As for about-town usability, we wheeled the case a good two miles from the station to our city centre hotel, over cobbles, kerbs and crests, and found its wheels – despite their dinky form factor – to be sufficiently sturdy. The double tube handle was also reassuringly firm, with little play, even at full extension.

At times, it was preferable to move the X’Blade on just two wheels, particularly where the ground was unsteady; that said, as a four-wheel trolley it coped admirably on bumpy pavements. A relatively strong arm might be needed, but the 3.0 was comfortable to move in either fashion.

Reinforced outer edges and stress points – subtly wrapped in rubber or plastic – give the bag a toughness belied by its understated appearance, whilst its nylon and polyester skin does a good job hiding of the usual usage marks.

We stuck the Samsonite into a train luggage rack and, even after a journey with other bags squeezed atop and around it, the contents came out as orderly and uncreased as when we packed them – and the case without a mark (bar some mud on its dollies).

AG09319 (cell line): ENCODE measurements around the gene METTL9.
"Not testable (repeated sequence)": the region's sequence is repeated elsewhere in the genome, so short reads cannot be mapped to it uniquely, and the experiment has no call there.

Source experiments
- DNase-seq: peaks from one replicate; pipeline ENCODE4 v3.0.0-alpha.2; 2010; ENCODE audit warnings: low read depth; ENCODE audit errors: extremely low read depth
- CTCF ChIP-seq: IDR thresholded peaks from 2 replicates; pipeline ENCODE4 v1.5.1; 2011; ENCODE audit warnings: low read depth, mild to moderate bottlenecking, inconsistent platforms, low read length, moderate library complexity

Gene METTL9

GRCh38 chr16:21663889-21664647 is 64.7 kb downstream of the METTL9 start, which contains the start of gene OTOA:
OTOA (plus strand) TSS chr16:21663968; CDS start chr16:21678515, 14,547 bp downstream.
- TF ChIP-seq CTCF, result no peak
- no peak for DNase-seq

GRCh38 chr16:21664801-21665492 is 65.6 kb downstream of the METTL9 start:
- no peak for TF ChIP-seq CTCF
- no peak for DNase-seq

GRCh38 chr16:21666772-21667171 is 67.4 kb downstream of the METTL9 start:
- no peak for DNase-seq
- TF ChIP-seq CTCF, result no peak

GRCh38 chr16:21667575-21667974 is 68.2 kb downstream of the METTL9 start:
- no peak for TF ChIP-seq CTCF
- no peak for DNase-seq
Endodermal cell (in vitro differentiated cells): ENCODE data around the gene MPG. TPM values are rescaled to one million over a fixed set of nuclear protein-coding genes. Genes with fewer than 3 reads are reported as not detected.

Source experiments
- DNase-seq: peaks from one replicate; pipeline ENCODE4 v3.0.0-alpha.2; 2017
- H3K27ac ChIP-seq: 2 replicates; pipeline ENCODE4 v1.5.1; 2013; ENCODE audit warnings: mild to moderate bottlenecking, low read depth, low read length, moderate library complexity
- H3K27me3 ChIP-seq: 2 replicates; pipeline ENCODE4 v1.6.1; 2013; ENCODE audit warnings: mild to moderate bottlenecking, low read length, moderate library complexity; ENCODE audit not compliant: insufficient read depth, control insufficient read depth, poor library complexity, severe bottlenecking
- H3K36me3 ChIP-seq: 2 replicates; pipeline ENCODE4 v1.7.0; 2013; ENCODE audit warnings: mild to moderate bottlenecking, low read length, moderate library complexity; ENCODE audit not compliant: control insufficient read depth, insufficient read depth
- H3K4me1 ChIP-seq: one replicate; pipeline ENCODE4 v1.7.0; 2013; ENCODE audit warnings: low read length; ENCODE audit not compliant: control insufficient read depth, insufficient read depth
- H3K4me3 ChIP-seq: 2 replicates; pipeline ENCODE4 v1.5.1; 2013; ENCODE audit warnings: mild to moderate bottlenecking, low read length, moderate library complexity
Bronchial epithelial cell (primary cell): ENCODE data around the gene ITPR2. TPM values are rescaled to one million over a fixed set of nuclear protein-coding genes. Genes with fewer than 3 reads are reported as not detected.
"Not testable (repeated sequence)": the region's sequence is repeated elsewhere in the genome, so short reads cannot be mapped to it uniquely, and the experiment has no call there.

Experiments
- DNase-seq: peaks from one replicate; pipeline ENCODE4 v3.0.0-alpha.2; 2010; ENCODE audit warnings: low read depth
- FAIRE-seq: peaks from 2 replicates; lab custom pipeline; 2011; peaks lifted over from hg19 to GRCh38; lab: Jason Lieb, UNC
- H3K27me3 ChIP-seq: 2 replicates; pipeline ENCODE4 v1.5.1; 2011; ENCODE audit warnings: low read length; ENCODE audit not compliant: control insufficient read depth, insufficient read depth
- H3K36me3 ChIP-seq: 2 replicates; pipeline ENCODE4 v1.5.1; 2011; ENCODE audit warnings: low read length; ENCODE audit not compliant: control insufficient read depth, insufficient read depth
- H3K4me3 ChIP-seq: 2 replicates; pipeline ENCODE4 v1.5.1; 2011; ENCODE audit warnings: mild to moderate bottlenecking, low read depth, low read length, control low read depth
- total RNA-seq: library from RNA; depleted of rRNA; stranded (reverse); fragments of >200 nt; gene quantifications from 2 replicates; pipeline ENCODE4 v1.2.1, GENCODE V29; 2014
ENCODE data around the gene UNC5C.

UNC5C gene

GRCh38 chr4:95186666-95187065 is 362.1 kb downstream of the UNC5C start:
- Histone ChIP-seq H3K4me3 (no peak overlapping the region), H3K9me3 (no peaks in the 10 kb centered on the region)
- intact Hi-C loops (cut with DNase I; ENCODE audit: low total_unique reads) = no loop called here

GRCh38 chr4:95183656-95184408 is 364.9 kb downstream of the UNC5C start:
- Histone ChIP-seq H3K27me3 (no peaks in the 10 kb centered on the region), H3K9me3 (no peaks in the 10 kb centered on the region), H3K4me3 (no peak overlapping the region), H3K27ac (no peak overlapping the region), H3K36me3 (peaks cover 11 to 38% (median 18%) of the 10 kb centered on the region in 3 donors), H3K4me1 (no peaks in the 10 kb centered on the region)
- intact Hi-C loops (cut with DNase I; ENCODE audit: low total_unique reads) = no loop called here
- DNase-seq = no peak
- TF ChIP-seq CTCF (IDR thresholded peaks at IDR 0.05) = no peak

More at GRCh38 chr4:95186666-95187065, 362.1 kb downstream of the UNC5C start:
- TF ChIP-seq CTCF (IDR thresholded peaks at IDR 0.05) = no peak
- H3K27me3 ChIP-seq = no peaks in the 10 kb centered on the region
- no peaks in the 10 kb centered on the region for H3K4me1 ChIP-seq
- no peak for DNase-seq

It might lack the space for tech that some crave, but, for those after a crafty compartment in which to carry their dress-to-impress items with ease, this is the suitcase to shell out on.

Click here to buy the Samonite X’Blade 3.0 from Amazon


  • Stacks of space, smartly organised
  • Subtly stylish and tough to boot
  • Easy to wheel across (almost) all terrains
  • Weighs a meagre 2.6kg


  • A little front-heavy at full load
  • No key loop in top pocket
  • Too many zips for the easily confused
  • Tablet sleeve leaves tech exposed

Subtle, smooth and oh-so-spacious, Samsonite’s X’Blade 3.0 is the smart way to carry your dress-up essentials.


2 replies »

  1. I hate it when cases topple. I have 2 other Samsonites that do that too. I now stay away from those cases that are expandable or has compartment in the front.